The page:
Banning flavored e-cigarettes is all the rage among politicians these days. It's an alarming trend that poses a clear and present danger to public health.
The epidemic of misguided meddling began earlier this month, when Michigan Gov. Gretchen Whitmer announced that she planned to unilaterally criminalize the sale of e-cigarettes in flavors other than tobacco. The contagion quickly spread to the White House, where President Donald Trump said his administration plans to impose a similar ban at the federal level; to New York, where Gov. Andrew Cuomo this week declared an "emergency" ban; to California, where Gov. Gavin Newsom said he would copy Cuomo if it were legally feasible; and to Chicago, where Mayor Lori Lightfoot called for legislation aimed at closing the "gateway" to adolescent nicotine addiction.
The official justification for these measures is recent increases in vaping among teenagers, who overwhelmingly prefer the flavors that Whitmer et al. want to ban. Yet those flavors are also very popular among adults who have switched from smoking to vaping, a far less dangerous source of nicotine.
In a 2018 survey of 69,000 adult vapers who were asked which flavors they used regularly, just 8% said "tobacco," while 83% said "fruit," 71% mentioned flavors in the "dessert/pastry/bakery" category, 13% said "menthol," and 10% picked "mint/wintergreen." Eighty-one percent of the respondents described themselves as former smokers, 13% were still smoking, and 5% had never smoked. Among the former smokers, 75% had started vaping when they quit.
Surveys of former smokers find that flavor variety plays an important role in the process of switching to vaping. The Food and Drug Administration has acknowledged "the role that flavors ... may play in helping some smokers switch to potentially less harmful forms of nicotine delivery."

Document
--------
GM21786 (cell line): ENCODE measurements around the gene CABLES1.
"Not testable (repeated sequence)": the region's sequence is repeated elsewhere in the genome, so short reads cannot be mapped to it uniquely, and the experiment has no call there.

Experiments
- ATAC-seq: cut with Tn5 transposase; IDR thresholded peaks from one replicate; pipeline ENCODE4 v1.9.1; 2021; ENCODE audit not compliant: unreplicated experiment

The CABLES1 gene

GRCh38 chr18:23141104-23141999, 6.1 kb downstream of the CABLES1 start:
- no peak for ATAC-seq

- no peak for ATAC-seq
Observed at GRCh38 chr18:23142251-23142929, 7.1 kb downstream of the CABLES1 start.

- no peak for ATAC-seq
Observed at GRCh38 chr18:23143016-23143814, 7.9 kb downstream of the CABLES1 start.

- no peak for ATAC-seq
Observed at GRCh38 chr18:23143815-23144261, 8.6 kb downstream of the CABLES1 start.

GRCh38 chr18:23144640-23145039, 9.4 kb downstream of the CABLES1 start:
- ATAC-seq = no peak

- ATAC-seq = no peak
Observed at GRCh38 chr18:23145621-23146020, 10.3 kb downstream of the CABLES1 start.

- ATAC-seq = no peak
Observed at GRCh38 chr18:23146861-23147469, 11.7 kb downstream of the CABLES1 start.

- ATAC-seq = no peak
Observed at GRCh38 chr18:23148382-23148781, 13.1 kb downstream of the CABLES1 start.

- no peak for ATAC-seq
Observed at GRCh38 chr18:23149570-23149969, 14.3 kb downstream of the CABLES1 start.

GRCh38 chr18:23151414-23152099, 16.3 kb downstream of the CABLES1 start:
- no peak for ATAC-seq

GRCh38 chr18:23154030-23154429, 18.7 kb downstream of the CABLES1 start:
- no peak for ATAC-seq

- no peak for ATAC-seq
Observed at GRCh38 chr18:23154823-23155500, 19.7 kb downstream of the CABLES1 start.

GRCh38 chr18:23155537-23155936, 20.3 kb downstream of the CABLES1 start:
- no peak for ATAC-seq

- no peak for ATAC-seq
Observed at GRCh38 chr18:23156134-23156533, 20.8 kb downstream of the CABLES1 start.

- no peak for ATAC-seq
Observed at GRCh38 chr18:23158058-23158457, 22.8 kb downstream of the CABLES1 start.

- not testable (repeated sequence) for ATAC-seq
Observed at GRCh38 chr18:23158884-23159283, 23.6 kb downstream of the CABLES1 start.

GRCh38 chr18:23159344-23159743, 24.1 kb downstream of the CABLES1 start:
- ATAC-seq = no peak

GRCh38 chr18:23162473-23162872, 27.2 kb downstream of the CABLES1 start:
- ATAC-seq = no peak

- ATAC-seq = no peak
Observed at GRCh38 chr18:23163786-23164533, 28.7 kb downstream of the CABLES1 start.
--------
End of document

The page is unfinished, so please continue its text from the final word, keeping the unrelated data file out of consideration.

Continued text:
Former FDA Commissioner Scott Gottlieb, notwithstanding his concerns about underage vaping, recognized the enormous harm-reducing potential of e-cigarettes, describing them as a "tremendous public health opportunity." Yet the FDA now plans to ban nearly all of the vaping products used by former smokers, which is likely to drive many of them back to a much more dangerous habit while deterring current smokers from making a switch that could save their lives.
The evidence suggests that vaping is replacing smoking among teenagers as well as adults. The prevalence of cigarette smoking among high school students has fallen to record lows as the prevalence of vaping has increased, and a 2018 study found that the decline in smoking among teenagers and young adults accelerated as vaping became increasingly common.
Some public officials and journalists have insinuated that legal e-cigarettes have something to do with recent reports of severe respiratory illnesses among vapers. Yet in the vast majority of those cases, the patients had vaped black-market cannabis products.
The leading theory among state and federal investigators is that the illnesses are caused by additives or contaminants in those products and possibly also in black-market nicotine e-liquid. One plausible culprit is vitamin E acetate, which was detected in most samples of THC fluid tested by the FDA and New York's state lab.
"The e-cigarettes and the vaping devices are often used to vape other substances," such as THC and vitamin E acetate, Cuomo noted this week. "And many of these other products have no controls on them whatsoever, the so-called counterfeit products. They're not cleared by the FDA. There's been no analysis of them at all. So vaping is dangerous."
Under the cover of "vaping is dangerous," Cuomo is imposing a ban that will lead to greater use of the "counterfeit products" that are "not cleared by the FDA," have not been analyzed and "have no controls on them whatsoever." How does that make sense?
Selling e-cigarettes to minors is already illegal. Instead of enforcing age restrictions, the prohibitionists want to prevent adults from obtaining the vaping products they demonstrably prefer, which will predictably result in more smoking-related disease and death. That's a pretty strange way to protect public health.
Jacob Sullum is a senior editor at Reason magazine. Follow him on Twitter: @JacobSullum.
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